• Youth-Nex recently hosted their 8th conference entitled Pass the Mic: Amplifying Youth Voice & Agency, co-chaired by Drs. Wintre Foxworth Johnson and Nancy Deutsch.
  • In this Pass the Mic blog series, we are highlighting each of the sessions from the conference, sharing videos, and uplifting youth voices to summarize and reflect on what was discussed.
  • Liz, a 16 year old, shares more about her experiences attending the conference, discussing youth programs as a panelist, and participating in a youth program that elevates her voice and agency.
Source: Youth-Nex

I attended the entire Youth-Nex conference and loved being a panelist for the session on “Programs that Elevate Youth Voice & Agency.” This experience was very new and important to me. It was like an I made it moment.

Being at the conference as a youth was very eye-opening for me. I have never been in a room with that many adults that actually want to listen to what I have to say and take away from it.

Panel on Programs that Elevate Youth

I feel like youth need programs to stay involved in the world and not stray away from society.

What is most important to me from this panel is that youth get to feel comfortable in a space that they have created and is meant for them. We get the most joy and connections from leading our community.

Young people should be uplifted by those around them, especially our mentors because they are considered the “knowers.” Mentors and other adults should affirm youth and help us to feel like we are actually heard.

Some advice for adults who want more youth in their programs is to bring the community into the program. It may help youth to feel more comfortable since they might be surrounded by those with the same values and experiences as them.

My Experiences in a Youth Program

I loved being on this panel with everyone but I especially loved sharing this moment with my mentor, James. He’s been there since my first day at Mikva Challenge and has helped me through so much. Even on the worst days, he always made sure to include me in all discussions and have my voice heard.

James is such a fun person to be around and so caring. If something was going on with my school he would reach out and ask if I was doing alright, or he would randomly just text me to check in and see how I’m doing.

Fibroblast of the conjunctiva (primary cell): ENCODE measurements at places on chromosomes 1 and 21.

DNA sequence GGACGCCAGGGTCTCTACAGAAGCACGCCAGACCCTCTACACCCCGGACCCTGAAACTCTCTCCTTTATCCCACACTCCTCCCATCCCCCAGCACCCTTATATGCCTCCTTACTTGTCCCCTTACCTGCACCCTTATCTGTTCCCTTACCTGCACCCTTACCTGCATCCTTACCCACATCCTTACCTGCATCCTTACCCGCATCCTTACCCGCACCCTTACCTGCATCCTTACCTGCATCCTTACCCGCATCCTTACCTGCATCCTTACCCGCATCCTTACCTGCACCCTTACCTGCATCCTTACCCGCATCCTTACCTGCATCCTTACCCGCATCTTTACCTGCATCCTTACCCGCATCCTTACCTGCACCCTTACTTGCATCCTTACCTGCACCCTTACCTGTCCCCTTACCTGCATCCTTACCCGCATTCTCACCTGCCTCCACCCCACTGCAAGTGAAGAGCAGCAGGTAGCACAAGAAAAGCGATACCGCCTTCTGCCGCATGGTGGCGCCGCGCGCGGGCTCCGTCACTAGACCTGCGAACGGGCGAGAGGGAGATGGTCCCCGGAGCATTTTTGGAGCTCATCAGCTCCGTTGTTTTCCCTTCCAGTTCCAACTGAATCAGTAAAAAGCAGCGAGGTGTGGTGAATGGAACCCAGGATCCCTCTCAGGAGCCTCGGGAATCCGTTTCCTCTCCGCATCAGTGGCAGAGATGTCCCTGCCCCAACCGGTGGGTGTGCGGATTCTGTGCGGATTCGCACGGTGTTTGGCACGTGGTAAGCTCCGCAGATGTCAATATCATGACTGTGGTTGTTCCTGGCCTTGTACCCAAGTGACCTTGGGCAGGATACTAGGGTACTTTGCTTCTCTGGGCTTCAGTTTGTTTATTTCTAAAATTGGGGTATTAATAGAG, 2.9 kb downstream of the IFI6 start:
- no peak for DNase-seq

He is my #1 mentor and someone that I look up to alot. Even though he might not know or feel like it, he has made such a huge impact on everyone in Mikva. I thank him for everything he has done for me and my family.

Did you miss one of our six sessions from the Pass the Mic: Amplifying Youth Voice & Agency conference? Go back and watch these panels with youth voices, and read the summaries, primarily written by the youth participants, on the following topics:

If you have any comments or questions about this post, please email Please visit the Youth-Nex Homepage for up to date information about the work happening at the center.

Author Bio: My name is Lizette, or Liz for short. I’m 16, from Chicago, Illinois and going into my junior year at Chicago Bulls College Prep. I’ve been a part of Mikva Challenge for three years and have participated in meetings with the Aldermen and Mayors about what youth today need and how we can take that action. I love taking action, especially with Mikva Challenge because we get to meet so many people we wouldn’t have met if not in the program. I traveled to Washington DC for Mikva’s National Youth Summit and got to meet and speak with representative Chuy Garcia and his team about various issues my peers and I care about. I’ve also participated in candidate roundtable events and campaigned with Alderman Sofia King for the mayoral election. The issues I mainly focus on are the education system and abortion rights. I’ve attended multiple events in my community because of Mikva Challenge and hope to be in the program for many more years. I am planning on going to UVA for college as being there for the conference made me love the campus and overall environment. People who really inspire me are my parents because they both work hard to get me and my sisters on the right path and make sure that we always know they are there for us whenever we need it and they won’t judge and just want what’s best for us. Another person who really inspires me is my program director in Mikva, James. He’s my role model and who I want to grow to be like him in the future.